How President Trump and Congress Can Make Energy Infrastructure Great Again

Posted by Dylan Reed on Apr 12, 2018 11:33:12 AM


 President Trump has been vocal on the need to improve America’s infrastructure. Given his background as a businessman and high profile for building things, upgrading the nation’s infrastructure has been a natural fit. Much of the public dialogue and the President’s announced priorities, however, focus exclusively on improving roads and bridges. But the need for modernizing our energy infrastructure is just as pressing, and there is broad and growing bipartisan support for including energy in an infrastructure plan.

Recognizing this interest from both sides of the aisle, AEE released recommendations on harnessing all energy technologies to improve American energy infrastructure and accelerate economic growth. These recommendations embrace the vision to encourage private capital to invest in infrastructure upgrades. AEE believes that all advanced energy technologies can contribute to this vision, including renewable generation, advanced transmission, electric vehicles, non-wires solutions, and energy efficiency technologies.

Congress – whether in the halls of the Capitol or on campaign trails – has called for years for an all-of-the-above energy approach to promote a growing American economy. The advanced energy industry has proudly been a vital part of that strategy, growing into a $200 billion industry supporting more than 3 million jobs across the country. By removing barriers to energy infrastructure investment, we can, as we wrote in The Hill, “Make Energy Infrastructure Great Again,” while supporting more jobs in communities that need them.

AEE’s policy recommendations are below, and the full policy paper, with more detail, can be downloaded here:


  • Enhance coordination and establish targets to reduce the average length of federal environmental review for advanced energy projects to 24 months from the current average of 70 months
  • Grant federal “backstop” authority to FERC for FAST Act infrastructure transmission projects


  • Encourage greater consideration of advanced transmission and non-wires alternatives and require FERC to collect data and report metrics regarding the frequency of non-wires alternatives and advanced technologies in transmission planning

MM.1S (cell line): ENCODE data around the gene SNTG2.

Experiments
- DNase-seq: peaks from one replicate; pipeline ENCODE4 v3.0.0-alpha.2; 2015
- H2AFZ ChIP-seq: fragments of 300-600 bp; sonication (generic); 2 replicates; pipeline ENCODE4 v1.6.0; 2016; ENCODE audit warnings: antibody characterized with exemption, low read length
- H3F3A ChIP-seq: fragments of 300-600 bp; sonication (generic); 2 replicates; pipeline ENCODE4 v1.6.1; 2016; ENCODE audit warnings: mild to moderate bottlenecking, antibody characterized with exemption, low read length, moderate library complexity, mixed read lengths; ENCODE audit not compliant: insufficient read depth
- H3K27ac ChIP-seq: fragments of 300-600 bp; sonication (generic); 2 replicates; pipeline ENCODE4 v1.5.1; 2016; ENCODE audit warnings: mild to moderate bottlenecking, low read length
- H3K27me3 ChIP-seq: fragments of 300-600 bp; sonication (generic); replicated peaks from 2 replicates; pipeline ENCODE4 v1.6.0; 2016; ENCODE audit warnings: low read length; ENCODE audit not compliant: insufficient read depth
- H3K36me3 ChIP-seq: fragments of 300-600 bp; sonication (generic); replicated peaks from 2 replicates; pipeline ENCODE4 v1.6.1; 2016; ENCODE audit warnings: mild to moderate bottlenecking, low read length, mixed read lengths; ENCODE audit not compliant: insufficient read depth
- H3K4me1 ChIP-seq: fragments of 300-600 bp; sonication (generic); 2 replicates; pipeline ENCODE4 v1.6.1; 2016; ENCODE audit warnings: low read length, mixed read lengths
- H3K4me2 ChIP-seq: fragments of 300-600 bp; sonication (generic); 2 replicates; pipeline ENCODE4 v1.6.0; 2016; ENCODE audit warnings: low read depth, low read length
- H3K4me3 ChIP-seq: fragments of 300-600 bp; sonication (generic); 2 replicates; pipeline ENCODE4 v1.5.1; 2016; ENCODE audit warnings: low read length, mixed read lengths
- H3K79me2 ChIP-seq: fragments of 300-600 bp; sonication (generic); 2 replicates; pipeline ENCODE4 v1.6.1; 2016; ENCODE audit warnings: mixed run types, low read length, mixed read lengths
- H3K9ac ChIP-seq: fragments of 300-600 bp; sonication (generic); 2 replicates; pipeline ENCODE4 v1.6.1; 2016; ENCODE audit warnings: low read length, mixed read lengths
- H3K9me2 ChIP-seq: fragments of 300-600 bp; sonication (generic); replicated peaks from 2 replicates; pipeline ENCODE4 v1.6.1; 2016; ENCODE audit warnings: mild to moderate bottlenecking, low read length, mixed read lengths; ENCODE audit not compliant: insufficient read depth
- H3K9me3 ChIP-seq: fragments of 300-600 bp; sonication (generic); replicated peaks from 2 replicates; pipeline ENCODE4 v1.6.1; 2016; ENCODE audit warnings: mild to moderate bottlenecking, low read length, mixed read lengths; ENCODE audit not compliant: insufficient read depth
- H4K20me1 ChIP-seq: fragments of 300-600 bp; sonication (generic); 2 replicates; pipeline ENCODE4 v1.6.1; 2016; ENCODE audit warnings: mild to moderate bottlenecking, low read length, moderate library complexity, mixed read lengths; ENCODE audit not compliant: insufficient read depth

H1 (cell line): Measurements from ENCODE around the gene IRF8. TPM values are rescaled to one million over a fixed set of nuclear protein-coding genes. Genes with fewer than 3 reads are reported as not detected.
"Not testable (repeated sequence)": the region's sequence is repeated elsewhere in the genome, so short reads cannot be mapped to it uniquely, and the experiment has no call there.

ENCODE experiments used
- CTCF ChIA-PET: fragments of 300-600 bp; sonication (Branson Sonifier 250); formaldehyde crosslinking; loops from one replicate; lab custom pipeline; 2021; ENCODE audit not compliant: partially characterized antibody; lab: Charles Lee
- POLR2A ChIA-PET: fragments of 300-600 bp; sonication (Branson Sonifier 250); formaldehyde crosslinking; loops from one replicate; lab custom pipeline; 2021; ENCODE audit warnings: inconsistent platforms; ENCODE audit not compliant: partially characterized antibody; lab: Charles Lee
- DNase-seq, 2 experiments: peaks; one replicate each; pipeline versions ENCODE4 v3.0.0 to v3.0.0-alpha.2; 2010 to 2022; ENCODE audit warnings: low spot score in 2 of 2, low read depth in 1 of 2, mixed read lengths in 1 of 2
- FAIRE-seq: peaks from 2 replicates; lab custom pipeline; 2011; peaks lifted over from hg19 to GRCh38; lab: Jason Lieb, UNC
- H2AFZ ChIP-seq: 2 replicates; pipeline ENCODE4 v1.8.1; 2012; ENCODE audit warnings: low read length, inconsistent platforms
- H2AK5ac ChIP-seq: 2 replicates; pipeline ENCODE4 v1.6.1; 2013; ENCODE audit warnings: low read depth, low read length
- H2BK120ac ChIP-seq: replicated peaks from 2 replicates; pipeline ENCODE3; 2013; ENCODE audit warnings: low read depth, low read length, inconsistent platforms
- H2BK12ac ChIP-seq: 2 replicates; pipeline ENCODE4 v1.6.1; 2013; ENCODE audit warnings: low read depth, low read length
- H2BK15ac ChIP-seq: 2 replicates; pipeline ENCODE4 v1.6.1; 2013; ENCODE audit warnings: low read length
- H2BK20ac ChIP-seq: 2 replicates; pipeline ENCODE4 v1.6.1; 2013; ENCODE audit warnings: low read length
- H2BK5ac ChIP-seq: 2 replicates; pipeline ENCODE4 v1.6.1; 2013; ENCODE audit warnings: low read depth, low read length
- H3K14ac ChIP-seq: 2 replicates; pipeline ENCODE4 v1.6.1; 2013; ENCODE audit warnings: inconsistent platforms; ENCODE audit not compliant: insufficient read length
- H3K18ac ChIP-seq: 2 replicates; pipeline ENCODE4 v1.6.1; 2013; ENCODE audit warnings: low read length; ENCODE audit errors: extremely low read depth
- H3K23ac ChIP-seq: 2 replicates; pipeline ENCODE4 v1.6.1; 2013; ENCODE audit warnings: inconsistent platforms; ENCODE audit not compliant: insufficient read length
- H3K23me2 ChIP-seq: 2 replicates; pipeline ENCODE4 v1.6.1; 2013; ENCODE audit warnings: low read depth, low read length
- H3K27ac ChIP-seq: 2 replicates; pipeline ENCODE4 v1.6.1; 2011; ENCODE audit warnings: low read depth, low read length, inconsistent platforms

• Pass legislation to enable taxable Qualified Infrastructure Bonds, allowing the private sector to finance state and local public infrastructure projects
  • Require recipients of federal funding or competitive grants for upgrades at U.S. ports to consider port electrification and/or shore power


  • Amend federal law to allow electric vehicle charging stations at interstate highway rest stops
  • Create incentives for private companies to build electric vehicle charging infrastructure in national priority corridors
  • Promote alternative financing mechanisms to accelerate adoption of electric vehicles
  • Expand funding for Low or No Emission Vehicle Program for transit buses


  • Support the use of Energy Savings Performance Contracts (ESPCs) and Utility Energy Service Contracts (UESCs), which enable the federal government to partner with the private sector to modernize federal infrastructure and improve the efficiency of federal facilities through innovative financing
  • Modernize America’s Schools with Private Sector Financing: Leverage private capital through public private partnerships to provide facility renewal, infrastructure upgrades, and new technology to modernize rural, urban and suburban schools

Access to affordable and reliable electricity has been a hallmark of economic growth in the American economy. The electrification of America during the 20th century enabled this growth, and energy innovation still presents an opportunity today. As the President and Congress set about the task of upgrading the country’s infrastructure for the 21st century and beyond, modernizing energy infrastructure deserves consideration among the nation’s priorities. 

Download 'Modernizing U.S. Energy Infrastructure'

Topics: Federal Policy Update